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Beyond that, it was impossible for me to get to doctor’s appointments back in the state where I lived, so I was continually skipping appointments or physical therapy to accommodate my work. Working from home was not a company-wide option, and what time I did get wasn’t helping to balance the chronic pain, extreme fatigue, brain fog, and general anxiety of constantly either working or commuting. The medicine I was prescribed—biweekly injections—hadn’t worked and I was only getting side effects.
I needed to recalibrate, to find sustainable physical and mental healing, especially since my disease is degenerative. I needed to come back home to myself, to find peace, to get the chance to balance work with self-care.
My body was in a panic and a frenzy for more than a year, and by the end, I knew I needed to leave my job.
For the sake of transparency, I want to make it clear that I have not always had this option. I watch my own parents not have this option. But this time, I did have that privilege. I budgeted for leaving. I had lined up freelance anchor clients to make rent, and I bartered my copywriting services in exchange for things I was paying for, like my gym. What I lost was health insurance and a fair amount of pay. What I gained was everything.
At first, I was immediately was struck with shame and guilt. What had I fucking done? Had I seriously walked away from a well-paying job? I thought about how many people with disabilities and chronic illness need a job or suffer through the labyrinthine chase for disability coverage or make well below liveable wages.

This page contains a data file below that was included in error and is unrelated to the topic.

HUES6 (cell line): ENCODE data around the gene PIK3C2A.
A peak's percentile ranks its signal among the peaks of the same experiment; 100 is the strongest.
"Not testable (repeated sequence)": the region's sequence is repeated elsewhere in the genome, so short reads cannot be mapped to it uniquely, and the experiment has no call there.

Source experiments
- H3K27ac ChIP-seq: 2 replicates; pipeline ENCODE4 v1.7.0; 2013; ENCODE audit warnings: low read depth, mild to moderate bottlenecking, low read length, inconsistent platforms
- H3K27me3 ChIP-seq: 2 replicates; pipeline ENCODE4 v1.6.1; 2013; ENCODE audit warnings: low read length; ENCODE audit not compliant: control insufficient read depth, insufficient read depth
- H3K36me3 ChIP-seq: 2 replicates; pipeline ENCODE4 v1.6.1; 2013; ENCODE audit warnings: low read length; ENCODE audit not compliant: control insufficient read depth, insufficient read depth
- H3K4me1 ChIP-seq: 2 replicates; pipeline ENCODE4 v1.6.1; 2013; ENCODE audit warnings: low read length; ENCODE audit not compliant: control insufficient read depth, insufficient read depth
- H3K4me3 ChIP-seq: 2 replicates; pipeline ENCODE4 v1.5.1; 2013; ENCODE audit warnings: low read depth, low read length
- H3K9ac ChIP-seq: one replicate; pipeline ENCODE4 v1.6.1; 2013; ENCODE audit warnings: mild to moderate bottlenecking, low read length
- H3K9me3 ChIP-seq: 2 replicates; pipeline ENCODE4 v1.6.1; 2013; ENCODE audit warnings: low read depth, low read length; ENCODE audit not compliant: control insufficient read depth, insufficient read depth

However, I was sick and only getting sicker.
Being chronically ill means adjusting your life to accommodate your sickness.
There’s no telling when your pain will become so big and so loud that you’ll need to sit on the sidewalk and simply cry. There’s no predicting the 3 p.m. fatigue that makes your typical post-lunch slump feel like the energy of a thousand tropical storms. I mean, having a flare-up is like having the flu at all times, except the flu is also punching you out from the inside.
When I decided to quit, I told my chronic illness support group. Every single person told me that they would do the very same—and that they couldn’t imagine commuting three hours, working eight+ more, and having limited access to doctors and therapy appointments. But I wanted to stick through it, I argued! I wanted to work hard and win. I wanted to conquer this disease! I wanted to make money. I wanted to fit in and be considered valuable.
Lisa, you have a disease that will never go away, and the best medicine on the market isn’t working, one of the members told me. Is this the kind of runaround you’d give to anyone else?
That changed me.
More than that, I turned my beliefs inward—toward myself. I’d always maintained that sick people are no less valuable. If anything, they radiate, despite what they have to deal with every single day of their lives. So why was I internalizing all these capitalist messages?
I then told a handful of other people, people without illness. Responses ranged from, “I absolutely understand” to “Oh, wow! Are you sure?” to “I mean, are you really that sick?”